Wahl said: “Nonetheless, and despite the fact that, to  some extent, case-law has contributed to blurring the  boundary between the concepts of restriction by object  or restriction by effect, I take the view that recourse to  that concept must be more clearly defined.” He continued,  “Because of these consequences, classification as an  agreement which is restrictive by object must necessarily  be circumscribed and ultimately apply only to an  agreement which inherently presents a degree of harm.  This concept should relate only to agreements which  inherently, that is to say without the need to evaluate their  actual or potential effects, have a degree of seriousness  or harm such that their negative impact on competition  seems highly likely. Notwithstanding the open nature of  the list of conduct which can be regarded as restrictive  by virtue of its object, I propose that a relatively cautious  attitude should be maintained in determining a restriction  of competition by object.” 

The ECJ followed AG Wahl’s recommendations.  It recalled that “certain types of coordination between  undertakings reveal a sufficient degree of harm to  competition that it may be found that there is no need  to examine their effects,” because “certain types of  coordination between undertakings can be regarded,  by their very nature, as being harmful to the proper functioning of normal competition”. To qualify conduct  as a restriction by object, “regard must be had to the  content of its provisions, its objectives and the economic  and legal context of which it forms a part. When  determining that context, it is also necessary to take  into consideration the nature of the goods or services  affected, as well as the real conditions of the functioning  and structure of the market or markets in question”.  The “essential legal criterion for ascertaining whether  coordination between undertakings involves such a  restriction of competition ‘by object’ is the finding that  such coordination reveals in itself a sufficient degree of  harm to competition.”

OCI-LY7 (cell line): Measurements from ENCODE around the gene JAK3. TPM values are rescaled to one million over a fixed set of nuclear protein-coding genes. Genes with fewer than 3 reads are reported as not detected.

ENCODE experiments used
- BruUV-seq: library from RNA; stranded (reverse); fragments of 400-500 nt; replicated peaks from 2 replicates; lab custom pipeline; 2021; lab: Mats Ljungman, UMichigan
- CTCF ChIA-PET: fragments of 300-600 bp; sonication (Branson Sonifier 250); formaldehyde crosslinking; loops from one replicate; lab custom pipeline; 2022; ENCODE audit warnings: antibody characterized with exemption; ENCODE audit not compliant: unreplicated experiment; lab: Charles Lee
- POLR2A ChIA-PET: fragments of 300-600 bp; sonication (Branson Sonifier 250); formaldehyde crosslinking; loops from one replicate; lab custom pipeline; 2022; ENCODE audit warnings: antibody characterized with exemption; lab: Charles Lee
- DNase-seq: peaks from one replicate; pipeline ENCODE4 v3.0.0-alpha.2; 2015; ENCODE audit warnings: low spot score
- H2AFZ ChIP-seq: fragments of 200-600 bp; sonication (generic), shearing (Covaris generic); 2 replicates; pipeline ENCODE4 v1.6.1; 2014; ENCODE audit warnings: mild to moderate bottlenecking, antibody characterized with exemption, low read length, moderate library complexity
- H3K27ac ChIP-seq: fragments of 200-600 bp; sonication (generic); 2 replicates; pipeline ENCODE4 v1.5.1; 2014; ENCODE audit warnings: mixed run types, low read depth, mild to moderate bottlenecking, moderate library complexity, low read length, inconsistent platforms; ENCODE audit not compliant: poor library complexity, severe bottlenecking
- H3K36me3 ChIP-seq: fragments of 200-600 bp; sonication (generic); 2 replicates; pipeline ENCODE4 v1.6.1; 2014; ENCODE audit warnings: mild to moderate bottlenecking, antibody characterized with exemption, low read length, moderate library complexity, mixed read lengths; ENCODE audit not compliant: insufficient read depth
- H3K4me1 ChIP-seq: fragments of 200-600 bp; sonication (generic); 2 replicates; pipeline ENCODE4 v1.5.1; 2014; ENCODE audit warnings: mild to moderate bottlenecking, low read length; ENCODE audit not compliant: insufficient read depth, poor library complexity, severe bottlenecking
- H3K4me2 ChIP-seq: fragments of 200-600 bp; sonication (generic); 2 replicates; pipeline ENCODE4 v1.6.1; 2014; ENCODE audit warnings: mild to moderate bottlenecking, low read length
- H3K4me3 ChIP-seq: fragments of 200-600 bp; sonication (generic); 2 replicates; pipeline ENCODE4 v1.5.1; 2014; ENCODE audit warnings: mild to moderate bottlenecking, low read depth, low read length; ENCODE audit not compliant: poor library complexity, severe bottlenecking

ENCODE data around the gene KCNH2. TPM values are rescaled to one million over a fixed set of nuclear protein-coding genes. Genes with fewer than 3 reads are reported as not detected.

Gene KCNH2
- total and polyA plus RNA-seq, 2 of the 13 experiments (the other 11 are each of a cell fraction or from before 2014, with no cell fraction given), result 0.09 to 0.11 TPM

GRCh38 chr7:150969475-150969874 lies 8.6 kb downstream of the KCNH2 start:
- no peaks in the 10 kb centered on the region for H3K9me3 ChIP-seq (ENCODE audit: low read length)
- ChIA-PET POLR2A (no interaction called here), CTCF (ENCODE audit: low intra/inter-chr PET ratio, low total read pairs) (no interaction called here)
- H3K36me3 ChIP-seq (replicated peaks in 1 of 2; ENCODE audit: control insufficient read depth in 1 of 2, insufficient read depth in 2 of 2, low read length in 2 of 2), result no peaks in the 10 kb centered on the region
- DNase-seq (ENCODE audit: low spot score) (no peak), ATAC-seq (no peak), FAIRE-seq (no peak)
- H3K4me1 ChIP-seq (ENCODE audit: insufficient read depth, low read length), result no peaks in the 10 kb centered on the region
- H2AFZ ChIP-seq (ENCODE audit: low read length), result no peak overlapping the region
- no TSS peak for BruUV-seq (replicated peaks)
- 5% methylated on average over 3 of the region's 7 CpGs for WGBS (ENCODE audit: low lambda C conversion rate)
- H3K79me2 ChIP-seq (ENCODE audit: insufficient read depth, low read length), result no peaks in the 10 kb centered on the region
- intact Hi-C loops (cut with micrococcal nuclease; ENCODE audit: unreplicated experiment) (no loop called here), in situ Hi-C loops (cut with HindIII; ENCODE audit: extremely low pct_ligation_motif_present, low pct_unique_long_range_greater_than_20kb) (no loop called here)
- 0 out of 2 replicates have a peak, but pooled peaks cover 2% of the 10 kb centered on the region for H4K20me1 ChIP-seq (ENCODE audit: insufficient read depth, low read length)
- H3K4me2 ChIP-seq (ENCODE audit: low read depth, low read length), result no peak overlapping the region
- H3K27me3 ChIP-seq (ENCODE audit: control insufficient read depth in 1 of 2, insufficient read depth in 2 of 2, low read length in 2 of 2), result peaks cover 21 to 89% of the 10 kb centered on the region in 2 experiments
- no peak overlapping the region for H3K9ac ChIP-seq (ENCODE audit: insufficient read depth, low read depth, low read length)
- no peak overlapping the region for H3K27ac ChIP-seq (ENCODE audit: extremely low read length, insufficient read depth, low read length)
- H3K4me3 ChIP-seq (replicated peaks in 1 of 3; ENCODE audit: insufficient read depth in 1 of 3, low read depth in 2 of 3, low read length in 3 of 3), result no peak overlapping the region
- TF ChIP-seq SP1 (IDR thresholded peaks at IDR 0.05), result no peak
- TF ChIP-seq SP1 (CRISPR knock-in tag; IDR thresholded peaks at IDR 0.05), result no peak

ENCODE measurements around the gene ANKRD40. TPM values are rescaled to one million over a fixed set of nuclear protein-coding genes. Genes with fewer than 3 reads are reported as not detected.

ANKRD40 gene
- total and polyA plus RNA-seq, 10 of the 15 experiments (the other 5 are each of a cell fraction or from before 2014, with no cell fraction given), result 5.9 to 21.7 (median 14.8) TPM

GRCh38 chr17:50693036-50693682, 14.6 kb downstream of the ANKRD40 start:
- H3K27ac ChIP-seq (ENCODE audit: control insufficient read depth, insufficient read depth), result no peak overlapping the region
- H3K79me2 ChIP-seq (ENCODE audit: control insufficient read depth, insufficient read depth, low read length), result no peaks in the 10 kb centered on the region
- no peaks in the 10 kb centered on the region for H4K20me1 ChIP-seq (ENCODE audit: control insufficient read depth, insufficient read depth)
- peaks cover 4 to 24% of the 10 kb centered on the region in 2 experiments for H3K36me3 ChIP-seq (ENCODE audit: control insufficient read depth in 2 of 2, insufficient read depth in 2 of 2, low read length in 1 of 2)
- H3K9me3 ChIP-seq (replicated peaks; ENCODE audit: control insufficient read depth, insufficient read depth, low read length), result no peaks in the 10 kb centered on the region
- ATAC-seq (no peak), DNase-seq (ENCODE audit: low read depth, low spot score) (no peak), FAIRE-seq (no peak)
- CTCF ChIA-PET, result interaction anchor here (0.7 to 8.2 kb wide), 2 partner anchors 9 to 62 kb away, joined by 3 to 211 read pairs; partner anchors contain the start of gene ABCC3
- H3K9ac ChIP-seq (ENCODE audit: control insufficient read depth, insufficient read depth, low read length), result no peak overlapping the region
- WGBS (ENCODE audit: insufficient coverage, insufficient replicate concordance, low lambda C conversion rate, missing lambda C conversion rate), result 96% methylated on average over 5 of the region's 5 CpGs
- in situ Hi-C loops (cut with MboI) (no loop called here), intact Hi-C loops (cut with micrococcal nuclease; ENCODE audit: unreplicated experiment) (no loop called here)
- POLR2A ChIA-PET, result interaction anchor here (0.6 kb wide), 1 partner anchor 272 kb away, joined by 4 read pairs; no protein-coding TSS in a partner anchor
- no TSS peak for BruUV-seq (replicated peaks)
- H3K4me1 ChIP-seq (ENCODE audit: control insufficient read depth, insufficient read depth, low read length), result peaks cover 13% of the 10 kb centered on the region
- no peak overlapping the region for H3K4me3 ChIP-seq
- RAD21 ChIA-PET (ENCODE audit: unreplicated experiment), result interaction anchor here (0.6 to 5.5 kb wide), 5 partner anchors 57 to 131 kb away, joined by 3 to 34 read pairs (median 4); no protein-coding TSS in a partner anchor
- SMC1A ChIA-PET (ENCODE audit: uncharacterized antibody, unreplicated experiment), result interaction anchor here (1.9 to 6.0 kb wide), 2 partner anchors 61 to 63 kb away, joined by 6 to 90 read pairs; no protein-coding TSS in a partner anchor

The ECJ went on to state that the “concept of restriction  of competition ‘by object’ can be applied only to certain  types of coordination between undertakings which reveal  a sufficient degree of harm to competition that it may  be found that there is no need to examine their effects,  otherwise the Commission would be exempted from the  obligation to prove the actual effects on the market of  agreements which are in no way established to be, by  their very nature, harmful to the proper functioning of  normal competition. The fact that the types of agreements  covered by Article 81(1) EC do not constitute an  exhaustive list of prohibited collusion is, in that regard, irrelevant.” The ECJ also confirmed that the methodology  used to qualify the conduct at issue must not overlap with  the effects analysis to be conducted where a restriction  does not meet the by-object standard.

It remains to be seen whether this ruling will have a  significant impact on the Commission’s future practice.  In recent years, the Commission has stretched the concept  of object-restriction significantly, and its Staff Working  Document on “by object” restrictions of 25 June 2014  lists some cases as examples that actually do not belong  in that class. But this should not discourage us; one  should never exclude the hope that things can change for  the better.